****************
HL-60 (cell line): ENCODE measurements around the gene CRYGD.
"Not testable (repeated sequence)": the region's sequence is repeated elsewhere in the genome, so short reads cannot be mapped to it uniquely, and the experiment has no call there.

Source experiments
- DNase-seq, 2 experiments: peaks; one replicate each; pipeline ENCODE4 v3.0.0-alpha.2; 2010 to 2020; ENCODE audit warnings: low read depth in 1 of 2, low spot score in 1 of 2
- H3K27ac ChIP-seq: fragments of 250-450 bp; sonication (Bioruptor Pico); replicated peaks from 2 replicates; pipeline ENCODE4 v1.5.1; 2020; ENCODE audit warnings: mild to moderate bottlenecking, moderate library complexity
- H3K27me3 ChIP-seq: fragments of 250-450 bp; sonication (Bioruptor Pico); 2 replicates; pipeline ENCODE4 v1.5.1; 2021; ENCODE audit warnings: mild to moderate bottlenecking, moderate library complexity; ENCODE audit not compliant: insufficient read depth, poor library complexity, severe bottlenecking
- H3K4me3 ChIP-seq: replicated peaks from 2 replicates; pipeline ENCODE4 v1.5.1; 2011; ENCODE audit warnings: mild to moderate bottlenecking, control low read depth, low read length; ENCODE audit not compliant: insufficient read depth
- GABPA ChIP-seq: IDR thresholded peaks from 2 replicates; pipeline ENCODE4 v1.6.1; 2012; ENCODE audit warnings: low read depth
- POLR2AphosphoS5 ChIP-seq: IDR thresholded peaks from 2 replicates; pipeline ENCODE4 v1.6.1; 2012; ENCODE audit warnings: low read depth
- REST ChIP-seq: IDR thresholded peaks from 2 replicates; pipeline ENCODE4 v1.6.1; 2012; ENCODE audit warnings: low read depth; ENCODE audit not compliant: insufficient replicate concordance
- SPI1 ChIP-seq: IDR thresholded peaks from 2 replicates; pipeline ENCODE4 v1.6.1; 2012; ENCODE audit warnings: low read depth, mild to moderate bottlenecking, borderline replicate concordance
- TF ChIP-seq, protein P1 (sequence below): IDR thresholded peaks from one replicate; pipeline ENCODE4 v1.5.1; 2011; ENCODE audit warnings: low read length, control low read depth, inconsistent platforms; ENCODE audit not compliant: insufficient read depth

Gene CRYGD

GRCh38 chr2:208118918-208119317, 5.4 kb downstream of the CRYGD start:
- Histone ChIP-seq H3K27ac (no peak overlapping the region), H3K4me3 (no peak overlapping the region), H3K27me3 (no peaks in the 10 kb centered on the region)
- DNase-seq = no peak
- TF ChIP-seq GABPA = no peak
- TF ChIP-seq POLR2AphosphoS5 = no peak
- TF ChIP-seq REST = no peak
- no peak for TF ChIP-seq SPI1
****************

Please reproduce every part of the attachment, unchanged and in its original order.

HL-60 (cell line): ENCODE measurements around the gene CRYGD.
"Not testable (repeated sequence)": the region's sequence is repeated elsewhere in the genome, so short reads cannot be mapped to it uniquely, and the experiment has no call there.

Source experiments
- DNase-seq, 2 experiments: peaks; one replicate each; pipeline ENCODE4 v3.0.0-alpha.2; 2010 to 2020; ENCODE audit warnings: low read depth in 1 of 2, low spot score in 1 of 2
- H3K27ac ChIP-seq: fragments of 250-450 bp; sonication (Bioruptor Pico); replicated peaks from 2 replicates; pipeline ENCODE4 v1.5.1; 2020; ENCODE audit warnings: mild to moderate bottlenecking, moderate library complexity
- H3K27me3 ChIP-seq: fragments of 250-450 bp; sonication (Bioruptor Pico); 2 replicates; pipeline ENCODE4 v1.5.1; 2021; ENCODE audit warnings: mild to moderate bottlenecking, moderate library complexity; ENCODE audit not compliant: insufficient read depth, poor library complexity, severe bottlenecking
- H3K4me3 ChIP-seq: replicated peaks from 2 replicates; pipeline ENCODE4 v1.5.1; 2011; ENCODE audit warnings: mild to moderate bottlenecking, control low read depth, low read length; ENCODE audit not compliant: insufficient read depth
- GABPA ChIP-seq: IDR thresholded peaks from 2 replicates; pipeline ENCODE4 v1.6.1; 2012; ENCODE audit warnings: low read depth
- POLR2AphosphoS5 ChIP-seq: IDR thresholded peaks from 2 replicates; pipeline ENCODE4 v1.6.1; 2012; ENCODE audit warnings: low read depth
- REST ChIP-seq: IDR thresholded peaks from 2 replicates; pipeline ENCODE4 v1.6.1; 2012; ENCODE audit warnings: low read depth; ENCODE audit not compliant: insufficient replicate concordance
- SPI1 ChIP-seq: IDR thresholded peaks from 2 replicates; pipeline ENCODE4 v1.6.1; 2012; ENCODE audit warnings: low read depth, mild to moderate bottlenecking, borderline replicate concordance
- TF ChIP-seq, protein P1 (sequence below): IDR thresholded peaks from one replicate; pipeline ENCODE4 v1.5.1; 2011; ENCODE audit warnings: low read length, control low read depth, inconsistent platforms; ENCODE audit not compliant: insufficient read depth

Gene CRYGD

GRCh38 chr2:208118918-208119317, 5.4 kb downstream of the CRYGD start:
- Histone ChIP-seq H3K27ac (no peak overlapping the region), H3K4me3 (no peak overlapping the region), H3K27me3 (no peaks in the 10 kb centered on the region)
- DNase-seq = no peak
- TF ChIP-seq GABPA = no peak
- TF ChIP-seq POLR2AphosphoS5 = no peak
- TF ChIP-seq REST = no peak
- no peak for TF ChIP-seq SPI1